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5 Unusual Artworks in London

When you move to a big city like London, you feel like you never get to see everything, and I love it! London is dynamic, it is always changing without erasing any traces from the past; it is one of those sites where past and present coexist perfectly. London itself is an open air art gallery with oodles of priceless gems. Every day famous and unknown artists add a piece to the relentlessly expanding puzzle. Today I want to show you some of the invisible and quirkiest ones.



(Millennium Bridge)

I walked through the Millennium Bridge countless times and still couldn’t notice them. My attention was more focused on the majestic skyscrapers than the walking path itself. And if nobody had told me about it, how long would I have walked on that bridge without noticing them? Probably you are wondering what I am talking about.
On the ground of the Millennium Bridge there are hundreds, maybe thousands of tiny works of art. Ben Wilson, or better know as ‘The Chewing Gum Man’, is the artist behind these masterpieces. He used chewing gum waste and decorated them . He was arrested a few times but always managed to avoid any criminal-related labels. Each one is unique and carefully decorated. The next time you walk on the bridge look down instead of only looking up!



Believe it or not, the smallest sculpture in London is visible to the naked eye, but probably hard to notice if you don’t know the exact location. What is it? Two mice eating or better fighting for a piece of cheese. The story behind it? A remarkably sad one. Three carpenters were working on the building in Pudding Lane. At lunchtime one of them realised his sandwich was missing and blame the second one. The two started fighting animatamente to the point that the fight turned into a tragedy. The two men fell from the scaffolding and died. The real culprits? Two mice. And that’s why the third worker decided to create this sculpture, to remember his colleagues. This time look up and not down!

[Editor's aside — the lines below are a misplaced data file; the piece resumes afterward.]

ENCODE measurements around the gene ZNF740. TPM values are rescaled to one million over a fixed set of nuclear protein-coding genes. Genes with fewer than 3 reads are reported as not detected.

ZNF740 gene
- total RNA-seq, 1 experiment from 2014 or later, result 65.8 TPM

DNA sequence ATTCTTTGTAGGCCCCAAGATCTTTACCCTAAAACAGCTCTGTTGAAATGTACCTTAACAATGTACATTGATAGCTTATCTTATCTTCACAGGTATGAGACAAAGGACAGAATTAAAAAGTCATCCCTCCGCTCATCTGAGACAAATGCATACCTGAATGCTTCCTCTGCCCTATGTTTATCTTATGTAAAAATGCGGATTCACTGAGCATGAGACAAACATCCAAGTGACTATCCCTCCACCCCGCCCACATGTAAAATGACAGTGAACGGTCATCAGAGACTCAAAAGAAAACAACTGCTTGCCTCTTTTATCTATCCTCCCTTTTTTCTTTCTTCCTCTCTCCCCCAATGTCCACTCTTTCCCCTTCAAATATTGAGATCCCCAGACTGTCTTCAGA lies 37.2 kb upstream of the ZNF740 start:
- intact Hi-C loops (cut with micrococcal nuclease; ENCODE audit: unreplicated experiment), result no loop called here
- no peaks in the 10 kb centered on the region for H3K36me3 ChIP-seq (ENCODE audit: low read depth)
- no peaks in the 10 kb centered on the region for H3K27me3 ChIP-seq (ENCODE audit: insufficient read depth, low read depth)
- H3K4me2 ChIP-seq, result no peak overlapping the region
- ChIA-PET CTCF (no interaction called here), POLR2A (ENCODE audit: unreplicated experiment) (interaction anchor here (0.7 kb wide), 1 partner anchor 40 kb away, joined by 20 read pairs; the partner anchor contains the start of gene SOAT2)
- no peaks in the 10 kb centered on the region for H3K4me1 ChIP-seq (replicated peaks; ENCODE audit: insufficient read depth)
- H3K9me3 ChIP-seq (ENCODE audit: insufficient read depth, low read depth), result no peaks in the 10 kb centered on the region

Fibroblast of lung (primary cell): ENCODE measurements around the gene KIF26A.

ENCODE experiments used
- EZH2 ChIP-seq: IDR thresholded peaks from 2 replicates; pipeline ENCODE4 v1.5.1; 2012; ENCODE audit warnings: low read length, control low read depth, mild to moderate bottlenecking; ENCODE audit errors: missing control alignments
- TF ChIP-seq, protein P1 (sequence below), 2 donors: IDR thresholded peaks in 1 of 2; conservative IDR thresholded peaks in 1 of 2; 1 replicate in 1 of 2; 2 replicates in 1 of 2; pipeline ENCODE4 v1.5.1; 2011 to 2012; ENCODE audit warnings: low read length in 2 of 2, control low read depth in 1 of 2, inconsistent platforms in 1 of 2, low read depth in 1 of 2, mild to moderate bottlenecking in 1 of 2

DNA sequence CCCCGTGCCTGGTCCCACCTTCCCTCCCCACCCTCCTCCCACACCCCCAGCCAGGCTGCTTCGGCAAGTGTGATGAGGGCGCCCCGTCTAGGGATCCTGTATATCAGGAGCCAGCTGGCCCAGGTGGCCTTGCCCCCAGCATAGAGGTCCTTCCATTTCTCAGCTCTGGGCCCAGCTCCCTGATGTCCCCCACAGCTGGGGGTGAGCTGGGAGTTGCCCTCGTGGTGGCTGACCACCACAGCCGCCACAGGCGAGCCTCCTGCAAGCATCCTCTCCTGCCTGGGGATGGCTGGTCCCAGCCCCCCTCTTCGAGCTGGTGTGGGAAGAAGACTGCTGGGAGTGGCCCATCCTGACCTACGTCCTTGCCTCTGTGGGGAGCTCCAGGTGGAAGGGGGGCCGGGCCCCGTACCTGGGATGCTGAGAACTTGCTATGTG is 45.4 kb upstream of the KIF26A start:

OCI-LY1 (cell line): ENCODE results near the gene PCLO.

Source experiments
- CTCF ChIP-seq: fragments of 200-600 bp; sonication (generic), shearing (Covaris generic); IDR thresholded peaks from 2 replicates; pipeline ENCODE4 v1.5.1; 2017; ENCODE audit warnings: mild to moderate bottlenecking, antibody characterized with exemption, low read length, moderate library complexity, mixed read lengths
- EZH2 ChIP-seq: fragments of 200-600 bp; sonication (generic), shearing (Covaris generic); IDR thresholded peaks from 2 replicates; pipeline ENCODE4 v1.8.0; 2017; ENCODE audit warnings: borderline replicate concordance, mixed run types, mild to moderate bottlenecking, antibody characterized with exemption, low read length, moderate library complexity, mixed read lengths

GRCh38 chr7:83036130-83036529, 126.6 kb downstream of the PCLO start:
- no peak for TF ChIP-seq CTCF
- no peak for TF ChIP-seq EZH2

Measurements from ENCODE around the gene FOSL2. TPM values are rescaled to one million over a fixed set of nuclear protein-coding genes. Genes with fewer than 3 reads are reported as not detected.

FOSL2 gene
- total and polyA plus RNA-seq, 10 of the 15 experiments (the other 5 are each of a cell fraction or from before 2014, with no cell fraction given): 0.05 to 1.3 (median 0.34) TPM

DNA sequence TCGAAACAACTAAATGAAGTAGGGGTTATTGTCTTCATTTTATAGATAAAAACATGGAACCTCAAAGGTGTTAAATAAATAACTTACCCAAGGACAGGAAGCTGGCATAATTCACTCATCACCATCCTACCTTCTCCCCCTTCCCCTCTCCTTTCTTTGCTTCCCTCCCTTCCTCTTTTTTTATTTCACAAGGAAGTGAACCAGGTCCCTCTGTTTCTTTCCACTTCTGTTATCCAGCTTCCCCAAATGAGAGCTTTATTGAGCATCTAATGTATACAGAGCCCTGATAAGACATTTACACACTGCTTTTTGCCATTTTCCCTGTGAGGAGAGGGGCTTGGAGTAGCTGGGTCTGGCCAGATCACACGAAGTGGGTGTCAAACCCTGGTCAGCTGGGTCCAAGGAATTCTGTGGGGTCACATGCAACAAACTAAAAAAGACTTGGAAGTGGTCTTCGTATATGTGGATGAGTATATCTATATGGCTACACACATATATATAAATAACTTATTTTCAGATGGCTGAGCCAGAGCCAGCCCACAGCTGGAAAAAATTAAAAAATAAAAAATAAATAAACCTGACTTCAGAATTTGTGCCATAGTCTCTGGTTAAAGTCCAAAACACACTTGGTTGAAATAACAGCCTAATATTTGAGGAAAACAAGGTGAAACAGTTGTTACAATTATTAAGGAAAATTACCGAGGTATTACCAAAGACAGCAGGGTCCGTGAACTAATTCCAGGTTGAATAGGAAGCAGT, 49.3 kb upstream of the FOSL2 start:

(Covent Garden and other unknown locations)

Has anybody ever told you that the ‘the walls have ears’. Well, in London it’s not only a common idiomatic expression but also an actual fact. The artist Tim Fishlock decided to make casts of his ears and stick them on the city’s wall. Let the hunt start! Two are hidden in Floral Street while the others… nobody knows! If you find one let me know!



Before Fishlock, in 1997, the artist Rick Buckley is the mastermind behind these alternative form of art. To protest against the installation of CCTV cameras around London which in his opinion was becoming a sort of ‘Big Brother’, armed with a toothpaste tube of glue, he decided to reproduce his conk in manually-crafted sculptures to stick to London’s walls. The remaining ones are 7, all located in Soho, each one different from the other. Take the camera with you, explore the area and sniff around to find them!


(Canary Wharf)

If you drive by, avoid any temptation to follow it! All joking aside, when it was erected on a roundabout in Canary Warf in 1998, it misled some car drivers. That’s why it was later moved. An undoubtedly original work of art, this tree was ‘planted’ where once there was a tree suffering from pollution-related consequences. Also in this case, it is a form of protest.

Whenever you have a moment, whether it is for a trustee hunt or a simple stroll, explore!

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